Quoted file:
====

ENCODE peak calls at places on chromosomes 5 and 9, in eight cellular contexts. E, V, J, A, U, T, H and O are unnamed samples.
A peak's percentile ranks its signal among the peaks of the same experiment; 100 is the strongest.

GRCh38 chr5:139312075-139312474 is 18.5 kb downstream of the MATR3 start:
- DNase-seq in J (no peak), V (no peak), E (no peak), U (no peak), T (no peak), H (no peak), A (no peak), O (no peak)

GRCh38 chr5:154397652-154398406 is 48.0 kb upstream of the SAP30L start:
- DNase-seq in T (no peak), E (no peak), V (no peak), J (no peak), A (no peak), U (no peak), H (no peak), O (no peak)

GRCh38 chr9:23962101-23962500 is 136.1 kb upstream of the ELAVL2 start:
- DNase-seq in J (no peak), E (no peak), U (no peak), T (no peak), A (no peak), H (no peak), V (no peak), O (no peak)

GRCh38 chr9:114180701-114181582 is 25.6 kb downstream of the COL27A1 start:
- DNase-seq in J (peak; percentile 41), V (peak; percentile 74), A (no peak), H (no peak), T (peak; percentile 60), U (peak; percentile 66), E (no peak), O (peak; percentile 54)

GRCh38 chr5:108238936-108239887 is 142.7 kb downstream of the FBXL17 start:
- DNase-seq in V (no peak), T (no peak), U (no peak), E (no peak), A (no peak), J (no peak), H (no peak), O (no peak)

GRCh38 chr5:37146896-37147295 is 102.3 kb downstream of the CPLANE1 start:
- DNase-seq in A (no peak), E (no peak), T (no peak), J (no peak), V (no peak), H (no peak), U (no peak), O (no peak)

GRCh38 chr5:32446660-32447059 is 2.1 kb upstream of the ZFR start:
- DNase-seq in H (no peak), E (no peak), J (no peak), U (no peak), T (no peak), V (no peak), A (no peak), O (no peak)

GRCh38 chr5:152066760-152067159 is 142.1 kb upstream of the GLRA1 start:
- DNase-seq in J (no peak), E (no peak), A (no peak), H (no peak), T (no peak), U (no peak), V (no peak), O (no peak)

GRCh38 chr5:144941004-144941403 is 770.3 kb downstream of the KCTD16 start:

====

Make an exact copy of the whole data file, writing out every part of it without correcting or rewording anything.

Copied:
ENCODE peak calls at places on chromosomes 5 and 9, in eight cellular contexts. E, V, J, A, U, T, H and O are unnamed samples.
A peak's percentile ranks its signal among the peaks of the same experiment; 100 is the strongest.

GRCh38 chr5:139312075-139312474 is 18.5 kb downstream of the MATR3 start:
- DNase-seq in J (no peak), V (no peak), E (no peak), U (no peak), T (no peak), H (no peak), A (no peak), O (no peak)

GRCh38 chr5:154397652-154398406 is 48.0 kb upstream of the SAP30L start:
- DNase-seq in T (no peak), E (no peak), V (no peak), J (no peak), A (no peak), U (no peak), H (no peak), O (no peak)

GRCh38 chr9:23962101-23962500 is 136.1 kb upstream of the ELAVL2 start:
- DNase-seq in J (no peak), E (no peak), U (no peak), T (no peak), A (no peak), H (no peak), V (no peak), O (no peak)

GRCh38 chr9:114180701-114181582 is 25.6 kb downstream of the COL27A1 start:
- DNase-seq in J (peak; percentile 41), V (peak; percentile 74), A (no peak), H (no peak), T (peak; percentile 60), U (peak; percentile 66), E (no peak), O (peak; percentile 54)

GRCh38 chr5:108238936-108239887 is 142.7 kb downstream of the FBXL17 start:
- DNase-seq in V (no peak), T (no peak), U (no peak), E (no peak), A (no peak), J (no peak), H (no peak), O (no peak)

GRCh38 chr5:37146896-37147295 is 102.3 kb downstream of the CPLANE1 start:
- DNase-seq in A (no peak), E (no peak), T (no peak), J (no peak), V (no peak), H (no peak), U (no peak), O (no peak)

GRCh38 chr5:32446660-32447059 is 2.1 kb upstream of the ZFR start:
- DNase-seq in H (no peak), E (no peak), J (no peak), U (no peak), T (no peak), V (no peak), A (no peak), O (no peak)

GRCh38 chr5:152066760-152067159 is 142.1 kb upstream of the GLRA1 start:
- DNase-seq in J (no peak), E (no peak), A (no peak), H (no peak), T (no peak), U (no peak), V (no peak), O (no peak)

GRCh38 chr5:144941004-144941403 is 770.3 kb downstream of the KCTD16 start: